426. Action Memorandum From the President’s Assistant for National Security Affairs (Kissinger) to President Nixon1


  • Meat Import Policy

You decided on February 21 that, until domestic meat prices came down, you would not sign an Executive Order to prohibit U.S. imports of meat shipped from supplying countries via third countries, mainly Canada (Tab A).2

Meat prices have not declined since that time. In fact, they have again risen slightly. CEA estimates that strong consumer demand and stagnant domestic supply will keep meat prices strong through at least the first half of this year (Tab B).3 Paul McCracken’s jawboning efforts, which you directed at the February 2 meeting on the over-all farm program, have had no success.4

This raises a fundamental issue in terms of our present voluntary restraint program on meat imports. Transshipments via third countries, which would have been prohibited by the Executive Order, are additional to the voluntary restraint level of 1,062 million pounds. They therefore move us toward the 1,098 million pound level at which the Meat Import Act would require you to trigger mandatory quotas. (The Act calls for a quota level of 998 million pounds—a 10% reduction from trigger level and hence extremely inflationary—but gives you authority to set a higher level wherever you might choose. Agriculture estimates, incidentally, that imports would total about 1,400 million pounds if we imposed no controls on them.)

Such transshipments have totaled about 7 million pounds so far this year, raising the estimated level of total imports for the year to 1,069 million pounds—less than 30 million pounds below the trigger point for quotas. They are now coming in at about one-half million pounds per week, but Agriculture fears that they will rise sharply when the trade becomes aware that we are not stopping them. (I have thus informed no one of your decision on February 21.5 However, all of the [Page 1049] suppliers were told that such controls would be part of the 1970 arrangement and may become curious fairly shortly.)

In the present situation, you have three options:

Option 1: Do nothing for the present.

PRO: Avoids inflationary implications of new restraints on meat imports.

CON: Risks a rush of imports when lack of transshipment control becomes known, forcing you to choose, under crisis conditions when tremendous political pressure would be brought to bear, between (a) the even more onerous price and foreign policy implications of mandatory quotas at the statutory level of 998 million pounds, and (b) the domestic political price of raising quotas or waiving import controls altogether.

Option 2: Sign the Executive Order (Tab C)6 now, prohibiting transshipment of meat to the U.S. via third countries.

PRO: Would assure viability of voluntary restraint program, thus avoiding choice cited above.


  • —Appears inconsistent with overall anti-inflationary program.
  • —Could raise furor among consumers.

Option 3: Use your discretion under the Meat Import Act to trigger mandatory quotas, raising them to a higher level than would be permitted under voluntary restraint program (probably 1,200-1,300 million pounds).


  • —Significant anti-inflationary step, both in reducing the price of beef and in psychological terms.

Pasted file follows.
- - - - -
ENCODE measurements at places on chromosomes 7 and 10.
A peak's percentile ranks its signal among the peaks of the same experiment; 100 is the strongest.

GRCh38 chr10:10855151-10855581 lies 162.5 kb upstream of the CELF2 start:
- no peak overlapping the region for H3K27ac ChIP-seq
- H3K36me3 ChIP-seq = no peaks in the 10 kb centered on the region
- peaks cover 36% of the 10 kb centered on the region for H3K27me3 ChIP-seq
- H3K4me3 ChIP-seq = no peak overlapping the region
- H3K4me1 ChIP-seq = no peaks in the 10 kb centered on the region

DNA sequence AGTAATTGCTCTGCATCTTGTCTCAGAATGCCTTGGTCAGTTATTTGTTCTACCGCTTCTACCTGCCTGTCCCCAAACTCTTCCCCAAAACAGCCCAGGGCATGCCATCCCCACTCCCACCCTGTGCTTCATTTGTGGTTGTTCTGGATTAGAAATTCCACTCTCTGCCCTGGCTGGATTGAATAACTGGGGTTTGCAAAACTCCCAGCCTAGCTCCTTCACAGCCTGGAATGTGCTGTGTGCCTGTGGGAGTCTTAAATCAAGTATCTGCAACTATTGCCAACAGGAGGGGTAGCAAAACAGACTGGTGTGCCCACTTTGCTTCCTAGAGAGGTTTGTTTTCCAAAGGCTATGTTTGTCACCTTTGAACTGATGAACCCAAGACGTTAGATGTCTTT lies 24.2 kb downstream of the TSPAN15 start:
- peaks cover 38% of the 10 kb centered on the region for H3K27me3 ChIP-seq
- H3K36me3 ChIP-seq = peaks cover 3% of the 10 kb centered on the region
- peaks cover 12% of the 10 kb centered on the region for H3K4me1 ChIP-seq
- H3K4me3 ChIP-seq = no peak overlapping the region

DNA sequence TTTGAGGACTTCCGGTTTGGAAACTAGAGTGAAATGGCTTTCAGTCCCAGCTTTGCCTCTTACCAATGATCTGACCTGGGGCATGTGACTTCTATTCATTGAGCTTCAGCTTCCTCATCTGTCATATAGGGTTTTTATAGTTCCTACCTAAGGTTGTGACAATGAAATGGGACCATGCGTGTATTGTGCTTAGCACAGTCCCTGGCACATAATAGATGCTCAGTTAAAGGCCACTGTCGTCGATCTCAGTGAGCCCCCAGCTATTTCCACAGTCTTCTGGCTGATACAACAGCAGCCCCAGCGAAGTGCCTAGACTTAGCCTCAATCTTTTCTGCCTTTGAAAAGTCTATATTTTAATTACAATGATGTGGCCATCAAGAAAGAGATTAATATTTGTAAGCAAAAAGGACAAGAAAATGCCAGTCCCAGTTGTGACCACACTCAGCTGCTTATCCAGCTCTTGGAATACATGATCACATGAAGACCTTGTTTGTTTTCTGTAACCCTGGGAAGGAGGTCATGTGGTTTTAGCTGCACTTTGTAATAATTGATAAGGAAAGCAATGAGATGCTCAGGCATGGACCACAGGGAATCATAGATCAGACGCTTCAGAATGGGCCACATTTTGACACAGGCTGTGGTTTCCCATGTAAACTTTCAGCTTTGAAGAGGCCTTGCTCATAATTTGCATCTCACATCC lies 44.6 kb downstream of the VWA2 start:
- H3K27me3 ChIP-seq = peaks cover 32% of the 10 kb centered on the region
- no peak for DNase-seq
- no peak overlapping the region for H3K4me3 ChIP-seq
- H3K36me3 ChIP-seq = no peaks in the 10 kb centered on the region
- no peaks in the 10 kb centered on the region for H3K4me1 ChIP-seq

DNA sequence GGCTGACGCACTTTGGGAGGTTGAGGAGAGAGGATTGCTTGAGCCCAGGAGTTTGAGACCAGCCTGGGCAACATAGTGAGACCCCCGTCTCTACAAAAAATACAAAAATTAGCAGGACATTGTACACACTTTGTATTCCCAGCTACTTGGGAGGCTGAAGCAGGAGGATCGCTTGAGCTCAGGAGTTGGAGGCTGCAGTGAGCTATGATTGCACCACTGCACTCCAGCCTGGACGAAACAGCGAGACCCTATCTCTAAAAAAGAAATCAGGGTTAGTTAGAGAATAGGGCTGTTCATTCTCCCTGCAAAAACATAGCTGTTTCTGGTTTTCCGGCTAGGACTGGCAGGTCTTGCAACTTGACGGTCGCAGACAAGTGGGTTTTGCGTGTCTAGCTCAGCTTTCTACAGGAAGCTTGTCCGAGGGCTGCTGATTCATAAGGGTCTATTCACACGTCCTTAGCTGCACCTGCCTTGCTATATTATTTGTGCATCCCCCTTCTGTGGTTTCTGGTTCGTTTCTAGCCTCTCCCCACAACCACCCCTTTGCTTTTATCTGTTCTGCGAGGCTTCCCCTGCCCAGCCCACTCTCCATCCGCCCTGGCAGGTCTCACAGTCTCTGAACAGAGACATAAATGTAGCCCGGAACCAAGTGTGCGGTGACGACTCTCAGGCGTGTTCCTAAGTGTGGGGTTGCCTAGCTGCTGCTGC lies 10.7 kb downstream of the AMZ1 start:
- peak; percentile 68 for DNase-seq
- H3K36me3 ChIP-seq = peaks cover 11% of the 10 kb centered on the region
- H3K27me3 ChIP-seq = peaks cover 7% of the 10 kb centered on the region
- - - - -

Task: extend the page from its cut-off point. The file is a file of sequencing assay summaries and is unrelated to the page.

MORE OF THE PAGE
• —Major foreign policy gains, especially with Latin America, Australia and New Zealand.


  • —Risks domestic political problems with cattle industry and its Congressional supporters. (They might seek new legislation requiring a lower level of imports, so a corollary of this decision should be commitment to oppose such legislation.)
  • —Institution of quotas runs counter to our general trade policy and exposes us to retaliation. (Both would be mitigated, however, by the higher level of imports which would result.)


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That you choose Option 3: triggering of import quotas, with the quota level set significantly higher than under the present voluntary restraint program, say at 1,200-1,300 million pounds. (If you choose this option, I will ask Secretary Hardin to prepare the documents to implement the decision immediately.)


Disapprove, prefer Option 1: no action at this time

Disapprove, prefer Option 2: sign Executive Order barring transshipments via third countries (Tab C)

  1. Source: National Archives, Nixon Presidential Materials, NSC Files, Subject Files, Box 401, Trade General, Volume I. Confidential. A note at the top of the first page in red pencil reads: “Henry recommends Option #3 under which No Signature required.”
  2. Document 425.
  3. Not found.
  4. See Document 424.
  5. See Document 427.
  6. Not found.
  7. The President initialed this option. At the end of the memorandum he wrote a note for Haldeman: “Have Colson—quietly to talk to cattlemen—only when it appears they will be informed of our decision—& tell them we will move in other directions when prices begin to come down—Tell them if we don’t do this—the consumer lobby will overrun them in Congress. Tell them it is a very modest step.” To the left of the President’s instruction is the stamped date of March 10. On that day the President met with Senators Fannin and Bellmon and Congressmen Brown, Steiger, and Quie from 8:39 to 9:49 a.m., and with Secretary Hardin from 2:58 to 4:05 p.m. (National Archives, Nixon Presidential Materials, White House Central Files, President’s Daily Diary) No record of these meetings has been found.